Findings from a study published in the Journal of Child and Adolescent Psychopharmacology showed some psychiatric drugs may be underprescribed in children and adolescents, challenging the notion that these drugs are overprescribed.
Study author Ryan Sultan, MD, from Columbia University Irving Medical Center, and colleagues sought to better understand the “widespread public and professional concern” regarding psychiatric drugs being overprescribed for U.S. children and adolescents. The team evaluated annual prescription patterns for 3 common psychotropic classes (stimulants, antidepressants, and antipsychotics) to patients aged 3 to 24 years from the IMS LifeLink LRx National Longitudinal Prescription database (N=6,351,482). Researchers compared prescribing patterns with known prevalence of attention deficit hyperactivity disorder (ADHD), anxiety disorders, and depression. Moreover, the percentage of prescriptions filled under each class were stratified by gender, age, and prescriber specialty.
The total yearly percentage of prescriptions filled by the study population for any of the 3 medication classes were 0.8% for ages 3–5; 5.4% for ages 6-12; 7.7% for ages 13–18, and 6.0% for ages 19–24. Use of stimulant medications was highest for older children with a 5.7% prevalence among 11-year-olds. Use of antidepressants rose with age and was greatest among young adults, with a 4.8% prevalence among 24-year-olds.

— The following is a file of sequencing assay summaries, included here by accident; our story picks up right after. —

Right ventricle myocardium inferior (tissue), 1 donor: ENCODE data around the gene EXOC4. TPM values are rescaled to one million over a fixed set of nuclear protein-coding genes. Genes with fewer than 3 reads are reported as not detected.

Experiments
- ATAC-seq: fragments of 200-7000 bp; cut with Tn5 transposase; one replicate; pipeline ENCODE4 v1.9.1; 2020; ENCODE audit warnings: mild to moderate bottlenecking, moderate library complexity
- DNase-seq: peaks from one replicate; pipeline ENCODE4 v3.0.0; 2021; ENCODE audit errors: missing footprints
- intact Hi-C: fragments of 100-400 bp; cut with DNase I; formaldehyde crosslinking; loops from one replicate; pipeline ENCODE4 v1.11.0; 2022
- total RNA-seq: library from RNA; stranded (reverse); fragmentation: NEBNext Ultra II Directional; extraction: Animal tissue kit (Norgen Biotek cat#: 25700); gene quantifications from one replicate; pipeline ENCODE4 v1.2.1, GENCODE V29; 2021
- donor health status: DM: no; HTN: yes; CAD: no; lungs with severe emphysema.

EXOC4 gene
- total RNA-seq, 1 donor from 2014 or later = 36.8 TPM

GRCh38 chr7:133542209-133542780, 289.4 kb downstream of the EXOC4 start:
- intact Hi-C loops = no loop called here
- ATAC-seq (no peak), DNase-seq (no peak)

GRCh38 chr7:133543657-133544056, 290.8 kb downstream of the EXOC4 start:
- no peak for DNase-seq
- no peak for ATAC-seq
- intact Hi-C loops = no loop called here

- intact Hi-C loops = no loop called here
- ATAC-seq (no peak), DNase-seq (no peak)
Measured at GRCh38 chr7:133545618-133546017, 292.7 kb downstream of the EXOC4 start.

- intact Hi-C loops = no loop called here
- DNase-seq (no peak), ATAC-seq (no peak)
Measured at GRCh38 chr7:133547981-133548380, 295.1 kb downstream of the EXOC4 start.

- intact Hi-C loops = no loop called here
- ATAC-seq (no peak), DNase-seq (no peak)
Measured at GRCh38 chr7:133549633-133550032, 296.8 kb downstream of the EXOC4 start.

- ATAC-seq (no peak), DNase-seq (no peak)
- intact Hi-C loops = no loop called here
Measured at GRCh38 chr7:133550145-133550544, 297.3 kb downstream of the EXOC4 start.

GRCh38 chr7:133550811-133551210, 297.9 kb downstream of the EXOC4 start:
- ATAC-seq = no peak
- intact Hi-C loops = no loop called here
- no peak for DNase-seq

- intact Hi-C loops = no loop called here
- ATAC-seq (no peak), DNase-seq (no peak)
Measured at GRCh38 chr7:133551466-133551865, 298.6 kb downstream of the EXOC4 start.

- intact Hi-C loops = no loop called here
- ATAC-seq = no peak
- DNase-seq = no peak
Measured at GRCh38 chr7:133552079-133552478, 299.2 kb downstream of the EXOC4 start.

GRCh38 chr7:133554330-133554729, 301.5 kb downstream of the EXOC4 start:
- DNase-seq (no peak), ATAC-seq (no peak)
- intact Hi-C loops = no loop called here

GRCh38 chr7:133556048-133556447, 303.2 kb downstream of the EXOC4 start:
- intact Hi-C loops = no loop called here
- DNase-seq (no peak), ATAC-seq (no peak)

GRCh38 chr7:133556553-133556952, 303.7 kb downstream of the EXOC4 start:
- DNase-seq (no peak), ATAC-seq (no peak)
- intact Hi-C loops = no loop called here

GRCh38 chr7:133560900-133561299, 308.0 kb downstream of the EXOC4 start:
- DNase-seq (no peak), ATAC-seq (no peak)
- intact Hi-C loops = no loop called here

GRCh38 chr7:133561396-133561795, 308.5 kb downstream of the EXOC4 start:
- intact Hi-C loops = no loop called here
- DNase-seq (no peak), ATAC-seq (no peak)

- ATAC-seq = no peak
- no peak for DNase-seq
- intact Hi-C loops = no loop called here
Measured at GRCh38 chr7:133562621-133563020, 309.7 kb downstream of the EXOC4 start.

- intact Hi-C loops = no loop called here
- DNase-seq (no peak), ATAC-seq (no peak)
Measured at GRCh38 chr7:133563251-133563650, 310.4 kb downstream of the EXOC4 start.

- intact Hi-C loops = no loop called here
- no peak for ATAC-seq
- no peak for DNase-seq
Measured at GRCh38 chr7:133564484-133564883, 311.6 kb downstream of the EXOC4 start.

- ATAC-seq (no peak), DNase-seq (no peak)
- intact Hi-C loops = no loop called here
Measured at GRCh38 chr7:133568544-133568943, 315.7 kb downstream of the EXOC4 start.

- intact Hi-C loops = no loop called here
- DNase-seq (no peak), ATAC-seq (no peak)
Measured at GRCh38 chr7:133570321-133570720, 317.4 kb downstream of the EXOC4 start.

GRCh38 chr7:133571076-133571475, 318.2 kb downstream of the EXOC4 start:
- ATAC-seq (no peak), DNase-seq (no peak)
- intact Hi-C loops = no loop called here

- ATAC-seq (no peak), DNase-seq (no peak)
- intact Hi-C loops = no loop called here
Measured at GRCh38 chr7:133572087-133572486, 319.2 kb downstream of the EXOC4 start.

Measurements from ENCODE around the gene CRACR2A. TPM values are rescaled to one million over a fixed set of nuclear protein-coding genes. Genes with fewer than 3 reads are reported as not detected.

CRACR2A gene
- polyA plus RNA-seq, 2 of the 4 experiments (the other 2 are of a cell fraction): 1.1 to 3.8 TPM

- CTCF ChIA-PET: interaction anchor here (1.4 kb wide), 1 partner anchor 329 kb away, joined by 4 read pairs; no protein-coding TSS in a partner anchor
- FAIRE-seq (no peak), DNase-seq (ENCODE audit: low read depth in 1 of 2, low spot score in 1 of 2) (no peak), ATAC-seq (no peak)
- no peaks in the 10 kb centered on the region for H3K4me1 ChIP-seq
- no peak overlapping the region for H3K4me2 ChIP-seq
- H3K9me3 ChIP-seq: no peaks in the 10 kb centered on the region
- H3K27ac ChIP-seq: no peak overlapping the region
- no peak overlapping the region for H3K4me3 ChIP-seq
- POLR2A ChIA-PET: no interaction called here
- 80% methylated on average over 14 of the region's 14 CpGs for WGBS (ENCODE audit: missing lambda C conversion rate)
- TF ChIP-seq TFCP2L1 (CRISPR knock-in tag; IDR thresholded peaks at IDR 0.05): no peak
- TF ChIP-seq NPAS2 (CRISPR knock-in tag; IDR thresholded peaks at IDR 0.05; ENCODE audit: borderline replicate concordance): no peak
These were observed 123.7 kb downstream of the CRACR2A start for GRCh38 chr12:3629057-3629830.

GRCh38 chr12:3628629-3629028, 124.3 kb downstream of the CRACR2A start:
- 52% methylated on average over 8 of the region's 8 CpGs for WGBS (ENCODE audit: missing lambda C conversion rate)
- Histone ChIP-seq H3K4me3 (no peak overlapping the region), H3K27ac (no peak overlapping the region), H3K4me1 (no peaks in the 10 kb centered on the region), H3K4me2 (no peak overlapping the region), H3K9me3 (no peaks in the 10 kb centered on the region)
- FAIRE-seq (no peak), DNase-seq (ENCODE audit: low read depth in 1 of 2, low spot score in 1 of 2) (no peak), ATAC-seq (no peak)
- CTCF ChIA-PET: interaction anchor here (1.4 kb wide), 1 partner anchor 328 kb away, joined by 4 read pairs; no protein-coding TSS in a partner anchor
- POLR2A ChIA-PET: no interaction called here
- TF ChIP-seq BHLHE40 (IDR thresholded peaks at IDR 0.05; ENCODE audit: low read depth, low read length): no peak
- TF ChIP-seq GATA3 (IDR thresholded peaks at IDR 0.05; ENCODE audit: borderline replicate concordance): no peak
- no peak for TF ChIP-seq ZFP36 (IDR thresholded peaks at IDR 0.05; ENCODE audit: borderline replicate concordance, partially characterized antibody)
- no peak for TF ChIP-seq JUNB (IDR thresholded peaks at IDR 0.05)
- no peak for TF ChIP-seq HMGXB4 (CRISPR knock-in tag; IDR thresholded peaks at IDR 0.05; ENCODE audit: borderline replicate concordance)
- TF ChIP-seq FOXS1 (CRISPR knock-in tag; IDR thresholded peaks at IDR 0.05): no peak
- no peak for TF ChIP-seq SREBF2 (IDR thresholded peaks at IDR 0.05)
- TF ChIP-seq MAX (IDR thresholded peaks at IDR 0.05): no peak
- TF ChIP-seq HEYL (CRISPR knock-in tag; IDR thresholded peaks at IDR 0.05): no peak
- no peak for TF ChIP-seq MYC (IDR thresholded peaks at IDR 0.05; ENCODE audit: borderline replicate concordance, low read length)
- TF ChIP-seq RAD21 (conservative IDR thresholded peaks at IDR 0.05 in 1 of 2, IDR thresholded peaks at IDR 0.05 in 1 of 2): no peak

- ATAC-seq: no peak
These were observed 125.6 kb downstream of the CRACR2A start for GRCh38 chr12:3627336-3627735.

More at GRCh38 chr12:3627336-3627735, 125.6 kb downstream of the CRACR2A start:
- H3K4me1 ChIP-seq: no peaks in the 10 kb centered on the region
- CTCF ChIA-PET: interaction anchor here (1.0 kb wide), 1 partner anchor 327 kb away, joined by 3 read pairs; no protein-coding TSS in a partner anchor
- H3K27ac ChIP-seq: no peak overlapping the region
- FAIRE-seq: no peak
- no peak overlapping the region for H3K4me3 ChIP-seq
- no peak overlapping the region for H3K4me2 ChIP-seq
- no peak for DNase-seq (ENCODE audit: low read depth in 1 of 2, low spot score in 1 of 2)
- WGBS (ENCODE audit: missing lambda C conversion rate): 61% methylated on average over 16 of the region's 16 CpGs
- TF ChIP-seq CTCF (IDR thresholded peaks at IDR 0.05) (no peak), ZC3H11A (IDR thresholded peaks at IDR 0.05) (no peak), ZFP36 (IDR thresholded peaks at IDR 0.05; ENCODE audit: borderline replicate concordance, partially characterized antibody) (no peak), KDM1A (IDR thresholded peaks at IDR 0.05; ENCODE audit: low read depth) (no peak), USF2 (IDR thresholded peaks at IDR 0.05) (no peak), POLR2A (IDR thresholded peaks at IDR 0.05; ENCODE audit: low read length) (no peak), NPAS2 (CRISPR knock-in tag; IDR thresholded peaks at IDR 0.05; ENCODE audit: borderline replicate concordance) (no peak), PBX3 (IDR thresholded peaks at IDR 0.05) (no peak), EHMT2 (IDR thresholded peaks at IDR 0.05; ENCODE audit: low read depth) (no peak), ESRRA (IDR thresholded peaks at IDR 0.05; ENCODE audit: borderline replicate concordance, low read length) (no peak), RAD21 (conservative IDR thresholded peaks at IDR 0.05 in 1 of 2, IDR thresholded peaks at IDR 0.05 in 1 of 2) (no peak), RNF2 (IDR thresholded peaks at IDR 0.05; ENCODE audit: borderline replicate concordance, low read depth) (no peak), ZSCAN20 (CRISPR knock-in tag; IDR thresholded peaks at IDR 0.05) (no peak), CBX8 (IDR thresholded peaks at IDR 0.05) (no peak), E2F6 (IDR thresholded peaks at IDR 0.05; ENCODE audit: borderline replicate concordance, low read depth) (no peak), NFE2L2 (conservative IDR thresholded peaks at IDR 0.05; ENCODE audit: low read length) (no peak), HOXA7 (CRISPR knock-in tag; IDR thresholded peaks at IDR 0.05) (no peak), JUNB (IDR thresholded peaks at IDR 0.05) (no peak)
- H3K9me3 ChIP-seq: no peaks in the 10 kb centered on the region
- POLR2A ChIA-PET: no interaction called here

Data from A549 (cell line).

The annual percentages for antipsychotics, however, were lower than stimulant or antidepressant rates across all age groups; with a peak during adolescence (age 16 = 1.3%). In addition, “Annual stimulant and antipsychotic percentages for males were higher than corresponding percentages for females, but converged for young adults.”
Antidepressant (22.2–53.2%) and antipsychotic medications (51.7–70%) were primarily prescribed by psychiatrists and child psychiatrists while stimulant medications were less frequently prescribed (30.4–36.2%).
“Our results show that, at a population level, prescriptions of stimulants and antidepressant medications for children and adolescents do not appear to be prescribed at rates higher than the known rates for psychiatric conditions they are designed to treat,” said Dr. Sultan. “These findings are inconsistent with the perception that children and adolescents are being overprescribed.”
Overall, the prescribing rates and age/gender distributions of stimulants and antidepressants were “broadly consistent with known epidemiologic patterns” of the respective ADHD, anxiety, and depression indications, the authors concluded. Antipsychotic prescribing patterns, however, proved more complex and may be due to the range of approved and off-label conditions associated with this drug class.
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